Crystalline Cyclophane–Protein Cage Frameworks

Research output: Contribution to journalArticleScientificpeer-review

Researchers

Research units

  • University of Windsor
  • Oakland University
  • University of Applied Sciences and Arts of Southern Switzerland

Abstract

Cyclophanes are macrocyclic supramolecular hosts famous for their ability to bind atomic or molecular guests via noncovalent interactions within their well-defined cavities. In a similar way, porous crystalline networks, such as metal–organic frameworks, can create microenvironments that enable controlled guest binding in the solid state. Both types of materials often consist of synthetic components, and they have been developed within separate research fields. Moreover, the use of biomolecules as their structural units has remained elusive. Here, we have synthesized a library of organic cyclophanes and studied their electrostatic self-assembly with biological metal-binding protein cages (ferritins) into ordered structures. We show that cationic pillar[5]arenes and ferritin cages form biohybrid cocrystals with an open protein network structure. Our cyclophane–protein cage frameworks bridge the gap between molecular frameworks and colloidal nanoparticle crystals and combine the versatility of synthetic supramolecular hosts with the highly selective recognition properties of biomolecules. Such host–guest materials are interesting for porous material applications, including water remediation and heterogeneous catalysis.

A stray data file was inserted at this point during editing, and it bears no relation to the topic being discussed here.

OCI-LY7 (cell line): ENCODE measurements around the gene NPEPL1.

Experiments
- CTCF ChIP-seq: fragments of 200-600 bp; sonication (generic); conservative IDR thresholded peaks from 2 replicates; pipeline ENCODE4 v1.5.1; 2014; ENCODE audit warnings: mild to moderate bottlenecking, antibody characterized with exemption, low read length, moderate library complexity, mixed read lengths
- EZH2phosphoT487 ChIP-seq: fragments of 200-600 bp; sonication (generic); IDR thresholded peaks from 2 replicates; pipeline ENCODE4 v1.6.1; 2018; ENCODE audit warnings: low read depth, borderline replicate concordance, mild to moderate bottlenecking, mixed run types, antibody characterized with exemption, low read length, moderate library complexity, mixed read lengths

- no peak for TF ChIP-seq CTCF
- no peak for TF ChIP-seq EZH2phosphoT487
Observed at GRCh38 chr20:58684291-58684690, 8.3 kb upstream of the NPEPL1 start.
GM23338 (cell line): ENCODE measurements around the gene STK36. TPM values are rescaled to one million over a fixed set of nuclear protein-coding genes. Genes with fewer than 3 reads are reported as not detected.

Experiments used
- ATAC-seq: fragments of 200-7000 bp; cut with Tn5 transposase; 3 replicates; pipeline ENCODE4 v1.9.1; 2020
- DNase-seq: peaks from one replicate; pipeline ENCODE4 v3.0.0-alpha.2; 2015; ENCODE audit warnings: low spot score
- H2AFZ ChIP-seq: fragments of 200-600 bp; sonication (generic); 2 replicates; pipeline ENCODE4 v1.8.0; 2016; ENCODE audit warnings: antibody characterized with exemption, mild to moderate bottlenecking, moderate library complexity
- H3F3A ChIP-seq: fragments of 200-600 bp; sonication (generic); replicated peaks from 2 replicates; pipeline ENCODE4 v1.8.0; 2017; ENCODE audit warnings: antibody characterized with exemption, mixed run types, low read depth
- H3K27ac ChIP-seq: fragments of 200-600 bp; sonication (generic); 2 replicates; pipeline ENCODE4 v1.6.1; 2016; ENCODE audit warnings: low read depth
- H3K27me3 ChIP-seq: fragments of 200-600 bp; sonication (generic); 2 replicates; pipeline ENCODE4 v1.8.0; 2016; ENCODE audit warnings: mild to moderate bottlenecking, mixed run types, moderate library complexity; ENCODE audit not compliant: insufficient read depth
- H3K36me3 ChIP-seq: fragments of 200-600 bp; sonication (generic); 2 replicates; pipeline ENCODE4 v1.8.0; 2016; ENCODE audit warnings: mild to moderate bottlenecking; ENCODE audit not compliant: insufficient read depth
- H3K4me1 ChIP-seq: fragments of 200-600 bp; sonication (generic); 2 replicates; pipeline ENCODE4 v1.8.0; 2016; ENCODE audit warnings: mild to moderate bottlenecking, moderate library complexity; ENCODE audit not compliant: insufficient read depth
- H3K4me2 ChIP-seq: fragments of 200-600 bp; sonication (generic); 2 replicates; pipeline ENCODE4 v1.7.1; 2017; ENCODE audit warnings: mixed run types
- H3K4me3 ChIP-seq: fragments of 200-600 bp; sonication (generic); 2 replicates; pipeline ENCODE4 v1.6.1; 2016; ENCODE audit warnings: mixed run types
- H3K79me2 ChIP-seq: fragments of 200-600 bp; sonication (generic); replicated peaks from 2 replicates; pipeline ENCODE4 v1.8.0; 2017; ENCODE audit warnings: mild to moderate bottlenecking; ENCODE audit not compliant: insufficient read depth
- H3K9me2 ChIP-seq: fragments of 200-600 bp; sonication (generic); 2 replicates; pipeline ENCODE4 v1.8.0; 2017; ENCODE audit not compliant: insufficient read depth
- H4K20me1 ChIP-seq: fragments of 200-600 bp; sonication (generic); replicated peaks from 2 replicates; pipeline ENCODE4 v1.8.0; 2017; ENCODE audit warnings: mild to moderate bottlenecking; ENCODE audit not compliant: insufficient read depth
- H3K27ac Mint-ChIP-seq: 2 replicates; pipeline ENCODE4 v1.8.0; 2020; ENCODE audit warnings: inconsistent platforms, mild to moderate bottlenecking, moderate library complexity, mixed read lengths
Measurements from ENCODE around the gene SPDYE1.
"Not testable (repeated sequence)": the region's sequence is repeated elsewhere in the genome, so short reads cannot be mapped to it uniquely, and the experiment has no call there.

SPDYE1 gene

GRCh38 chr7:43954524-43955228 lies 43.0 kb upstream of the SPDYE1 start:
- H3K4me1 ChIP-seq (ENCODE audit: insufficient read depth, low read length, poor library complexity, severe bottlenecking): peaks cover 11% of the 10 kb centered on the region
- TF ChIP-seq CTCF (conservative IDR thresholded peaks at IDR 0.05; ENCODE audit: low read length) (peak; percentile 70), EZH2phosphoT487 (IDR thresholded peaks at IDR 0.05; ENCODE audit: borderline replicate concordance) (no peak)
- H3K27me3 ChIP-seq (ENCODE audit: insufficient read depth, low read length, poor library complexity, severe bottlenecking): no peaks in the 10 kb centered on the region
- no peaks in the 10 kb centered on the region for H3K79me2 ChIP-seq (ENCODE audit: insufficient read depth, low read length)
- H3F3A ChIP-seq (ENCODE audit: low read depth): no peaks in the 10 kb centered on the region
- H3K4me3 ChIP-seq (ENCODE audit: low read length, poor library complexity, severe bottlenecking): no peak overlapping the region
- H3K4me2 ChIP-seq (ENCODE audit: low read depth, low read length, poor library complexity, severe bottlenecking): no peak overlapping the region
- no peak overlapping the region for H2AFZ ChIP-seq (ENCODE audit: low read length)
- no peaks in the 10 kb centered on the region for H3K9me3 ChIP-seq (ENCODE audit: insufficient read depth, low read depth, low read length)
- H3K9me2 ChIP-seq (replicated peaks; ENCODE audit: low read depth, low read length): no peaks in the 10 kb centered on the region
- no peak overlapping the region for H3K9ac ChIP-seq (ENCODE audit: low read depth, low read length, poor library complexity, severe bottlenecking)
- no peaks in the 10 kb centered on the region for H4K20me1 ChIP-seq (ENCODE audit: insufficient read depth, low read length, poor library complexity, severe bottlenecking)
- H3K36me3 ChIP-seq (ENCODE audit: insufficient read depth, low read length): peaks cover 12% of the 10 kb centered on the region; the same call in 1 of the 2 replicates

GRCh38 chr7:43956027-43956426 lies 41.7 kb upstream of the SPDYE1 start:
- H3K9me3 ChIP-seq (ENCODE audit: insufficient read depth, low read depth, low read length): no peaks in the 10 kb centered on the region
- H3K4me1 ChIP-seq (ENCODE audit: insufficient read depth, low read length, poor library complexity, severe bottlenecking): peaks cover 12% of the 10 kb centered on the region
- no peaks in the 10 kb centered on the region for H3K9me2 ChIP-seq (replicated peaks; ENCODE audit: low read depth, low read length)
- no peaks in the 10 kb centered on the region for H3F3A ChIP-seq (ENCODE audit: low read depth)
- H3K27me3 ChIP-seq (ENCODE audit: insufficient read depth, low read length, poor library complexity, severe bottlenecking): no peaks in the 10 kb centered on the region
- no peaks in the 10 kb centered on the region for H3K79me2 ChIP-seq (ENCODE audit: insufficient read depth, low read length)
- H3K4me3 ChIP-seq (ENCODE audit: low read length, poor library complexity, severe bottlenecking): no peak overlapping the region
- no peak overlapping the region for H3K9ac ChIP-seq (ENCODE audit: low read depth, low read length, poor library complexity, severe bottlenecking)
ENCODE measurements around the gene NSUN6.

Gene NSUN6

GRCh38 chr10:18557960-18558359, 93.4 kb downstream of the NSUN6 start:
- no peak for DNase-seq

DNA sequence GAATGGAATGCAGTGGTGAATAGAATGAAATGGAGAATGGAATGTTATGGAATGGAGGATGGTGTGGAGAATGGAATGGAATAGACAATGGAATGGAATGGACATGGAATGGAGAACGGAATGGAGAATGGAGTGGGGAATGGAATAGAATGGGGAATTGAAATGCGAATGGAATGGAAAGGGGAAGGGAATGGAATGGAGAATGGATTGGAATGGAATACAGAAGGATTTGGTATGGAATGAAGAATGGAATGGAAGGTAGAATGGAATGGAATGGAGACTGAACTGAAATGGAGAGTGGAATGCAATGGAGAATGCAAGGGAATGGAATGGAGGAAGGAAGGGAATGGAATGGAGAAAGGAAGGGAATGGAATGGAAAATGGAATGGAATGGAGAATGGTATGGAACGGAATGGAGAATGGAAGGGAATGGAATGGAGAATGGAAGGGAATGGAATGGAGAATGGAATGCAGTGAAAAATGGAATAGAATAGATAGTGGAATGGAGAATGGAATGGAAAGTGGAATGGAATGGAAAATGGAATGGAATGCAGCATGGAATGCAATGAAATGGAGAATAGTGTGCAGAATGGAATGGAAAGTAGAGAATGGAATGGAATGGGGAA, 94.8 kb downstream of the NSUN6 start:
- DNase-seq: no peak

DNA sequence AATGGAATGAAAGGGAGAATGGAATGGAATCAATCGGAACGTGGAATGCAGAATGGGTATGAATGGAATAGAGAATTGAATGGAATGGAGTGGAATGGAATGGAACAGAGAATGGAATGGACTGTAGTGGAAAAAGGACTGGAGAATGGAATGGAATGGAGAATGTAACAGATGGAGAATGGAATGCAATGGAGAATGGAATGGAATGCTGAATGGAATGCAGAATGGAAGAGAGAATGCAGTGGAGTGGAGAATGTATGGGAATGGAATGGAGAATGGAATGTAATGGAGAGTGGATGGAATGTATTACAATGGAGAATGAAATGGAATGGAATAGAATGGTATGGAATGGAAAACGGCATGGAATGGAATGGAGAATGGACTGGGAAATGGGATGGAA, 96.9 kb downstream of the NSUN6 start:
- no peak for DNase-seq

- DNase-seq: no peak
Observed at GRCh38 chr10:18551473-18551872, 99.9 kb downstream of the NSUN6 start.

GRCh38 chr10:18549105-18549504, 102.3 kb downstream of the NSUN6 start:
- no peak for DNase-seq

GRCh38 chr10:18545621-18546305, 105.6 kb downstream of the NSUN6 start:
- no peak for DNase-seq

Details

Original languageEnglish
Article number8b02856
Pages (from-to)8029-8036
JournalACS Nano
Volume12
Issue number8
Publication statusPublished - 13 Jul 2018
MoE publication typeA1 Journal article-refereed

    Research areas

  • protein cage, cyclophane, pillararene, crystal, self-assembly, electrostatic binding

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